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Editor Luc Foisneau’s adventure with this important Dictionnaire began in the year 2000. No year could have served better to launch what will be the most useful gift this present century can offer to young readers and specialists of French philosophy, as it was five centuries ago. If this Dictionnaire had existed while I was active in studying that period, it would have been among the most treasured and frequently consulted works in my library, and my own writings would have been better-informed as a result.
I will need several rubrics just to outline the main virtues of this Dictionnaire.
It is easy for philosophers today to forget that their 17th century counterparts viewed philosophy differently. Foisneau and his colleagues did not forget. Instead of forcing seventeenth century philosophy into contemporary categories, the Dictionnaire works with conceptions dominant in the period under examination. Productive philosophers and famous controversialists of the seventeeth century, in domains including natural philosophy (science) theology, literature, ethics, politics, aesthetics and other matters, are the subjects of the nearly 700 articles of the Dictionnaire.
The goal is to be representative of 17th century French philosophy, though not every French philosopher of the time can be included, and not all non-French philosophers can be excluded. Foisneau wisely recognized from the outset that there can be no such thing as a list of all and only the French philosophers of the seventeenth century. There are always outliers, and prudent decisions are required in order to determine whether or not to include them.
Mark Duncan (1570-1640) for example, was born in Scotland, but later lived and wrote in France. He merits the short article accorded to him. Pierre Bayle, on the other hand, who is rightly accorded a long article, nevertheless spent a great number of his most productive years in exile.
Thomas Hobbes poses a different problem. Although he published his most famous works during his eleven year sojourn in France, that plainly does not make him a French philosopher. But what about Leibniz? He lived only three years in France, yet a better case could be made for his inclusion than for Hobbes. The brevity of his sojourn in France does not cancel the influence of his thought and writing on French philosophers, including Coste, Basnage de Beauval, Bayle, Arnauld and others. But the editors did the right thing in excluding him. Despite his merits, it would have been preposterous to call Leibniz a French philosopher.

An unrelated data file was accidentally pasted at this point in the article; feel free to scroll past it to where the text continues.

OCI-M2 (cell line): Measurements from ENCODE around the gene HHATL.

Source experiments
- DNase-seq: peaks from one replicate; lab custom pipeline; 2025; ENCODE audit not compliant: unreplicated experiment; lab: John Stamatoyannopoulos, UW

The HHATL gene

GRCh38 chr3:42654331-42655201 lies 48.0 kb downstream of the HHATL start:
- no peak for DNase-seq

Three great playwrights of the seventeenth century, Racine, Corneille and Molière, are included for the sake of the literary artfulness with which they put philosophy on stage, while Louis XIV figures, not so much for his patronage of literature as because of his opposition to Jansenism, Quietism, and Protestantism, together with his condemnation of allegedly erroneous teachings of Descartes.
The excellent authors of the almost 700 entries in the Dictionnaire were not only recruited from France. Philosophers from eight other countries also participated. Contributions not written in French were translated from their original language by the editor, or by other collaborators involved in the project.
All the articles I consulted were well-constructed, owing not just to the learning of their authors, but also to the prescribed framework to which those authors were asked to adhere. Each article consists of a short bio of the subject, a short list of critical discussions by the subject’s contemporaries, followed by a short list of critical discussions of his work by our contemporaries. The length of the articles varies according to their subjects’ prominence in the debates of their time.
Variety and Geography
If you read all the prefatory pages of volume one, which I highly recommend, you will find not only an account of the measures I have just mentioned, but also a very useful overview of the kinds of philosophy practised in seventeenth century France. Communities of French Cartesians, Scholastic theologians, Libertines, La pensée clandestine (Underground philosophy) Scientists, Art theorists, Religious controversialists and The Republic of Letters are all identified. A brief attempt is made at the end to establish places where these philosophers tended to be found.
Just One Disappointment
It is regrettable that this excellent undertaking presents itself in the form of two cheaply-produced paperbacks, each over 1000 pages long. Some may find this sufficient, but such an important, well-conceived labour of love ought also to be offered, at least to collectors, in six to eight fine leather-bound volumes, with pages wide enough for readers’ notes. I realize this would be expensive.
As things stand, this Dictionnaire can be judged neither by its cover nor by its material pages. But its words are wonderful.